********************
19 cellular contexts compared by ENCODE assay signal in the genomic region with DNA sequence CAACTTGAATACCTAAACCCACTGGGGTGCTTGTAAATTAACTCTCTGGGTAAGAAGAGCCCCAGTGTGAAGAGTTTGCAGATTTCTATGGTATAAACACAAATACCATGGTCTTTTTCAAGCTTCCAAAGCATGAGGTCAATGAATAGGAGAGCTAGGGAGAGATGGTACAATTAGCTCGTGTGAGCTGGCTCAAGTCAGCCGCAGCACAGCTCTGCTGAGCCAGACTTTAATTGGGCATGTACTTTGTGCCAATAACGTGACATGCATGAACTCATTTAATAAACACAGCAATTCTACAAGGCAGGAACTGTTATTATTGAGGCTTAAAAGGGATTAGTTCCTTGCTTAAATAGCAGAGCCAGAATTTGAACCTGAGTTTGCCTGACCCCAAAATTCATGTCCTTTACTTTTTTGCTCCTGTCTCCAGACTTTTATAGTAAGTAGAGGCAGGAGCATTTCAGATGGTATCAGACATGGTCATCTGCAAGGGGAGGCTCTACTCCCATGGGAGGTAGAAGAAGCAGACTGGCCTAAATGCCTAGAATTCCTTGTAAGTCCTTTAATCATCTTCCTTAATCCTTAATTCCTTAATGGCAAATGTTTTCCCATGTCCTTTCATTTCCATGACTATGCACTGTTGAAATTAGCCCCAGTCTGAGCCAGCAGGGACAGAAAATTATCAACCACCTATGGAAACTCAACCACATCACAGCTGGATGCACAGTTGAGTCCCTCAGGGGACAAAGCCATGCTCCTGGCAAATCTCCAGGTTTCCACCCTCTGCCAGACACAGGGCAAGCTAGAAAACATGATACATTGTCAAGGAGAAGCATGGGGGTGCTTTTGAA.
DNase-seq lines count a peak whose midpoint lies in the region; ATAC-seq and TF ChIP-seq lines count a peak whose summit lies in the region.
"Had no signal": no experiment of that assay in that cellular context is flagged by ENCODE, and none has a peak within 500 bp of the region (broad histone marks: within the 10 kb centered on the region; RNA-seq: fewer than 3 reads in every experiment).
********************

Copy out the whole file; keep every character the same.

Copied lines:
19 cellular contexts compared by ENCODE assay signal in the genomic region with DNA sequence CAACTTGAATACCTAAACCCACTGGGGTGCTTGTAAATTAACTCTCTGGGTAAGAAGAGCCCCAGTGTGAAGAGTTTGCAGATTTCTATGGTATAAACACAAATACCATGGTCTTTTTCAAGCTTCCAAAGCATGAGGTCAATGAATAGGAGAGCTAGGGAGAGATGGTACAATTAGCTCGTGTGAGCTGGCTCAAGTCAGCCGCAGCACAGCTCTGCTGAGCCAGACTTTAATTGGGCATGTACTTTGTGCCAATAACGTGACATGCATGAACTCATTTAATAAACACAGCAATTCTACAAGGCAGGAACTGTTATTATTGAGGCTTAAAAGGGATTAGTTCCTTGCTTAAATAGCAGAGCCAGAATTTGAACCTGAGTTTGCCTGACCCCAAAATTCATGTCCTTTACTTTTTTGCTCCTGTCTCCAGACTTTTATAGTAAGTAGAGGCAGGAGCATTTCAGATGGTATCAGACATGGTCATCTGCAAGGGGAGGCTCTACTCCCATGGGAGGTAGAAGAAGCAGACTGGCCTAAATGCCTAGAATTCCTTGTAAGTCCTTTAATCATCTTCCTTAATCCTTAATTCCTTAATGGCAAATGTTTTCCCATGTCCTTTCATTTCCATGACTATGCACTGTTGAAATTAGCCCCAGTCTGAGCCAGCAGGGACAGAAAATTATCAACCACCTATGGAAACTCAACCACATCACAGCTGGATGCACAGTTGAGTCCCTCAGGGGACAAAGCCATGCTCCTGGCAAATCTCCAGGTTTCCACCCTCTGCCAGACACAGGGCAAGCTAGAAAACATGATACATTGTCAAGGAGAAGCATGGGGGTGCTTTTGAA.
DNase-seq lines count a peak whose midpoint lies in the region; ATAC-seq and TF ChIP-seq lines count a peak whose summit lies in the region.
"Had no signal": no experiment of that assay in that cellular context is flagged by ENCODE, and none has a peak within 500 bp of the region (broad histone marks: within the 10 kb centered on the region; RNA-seq: fewer than 3 reads in every experiment).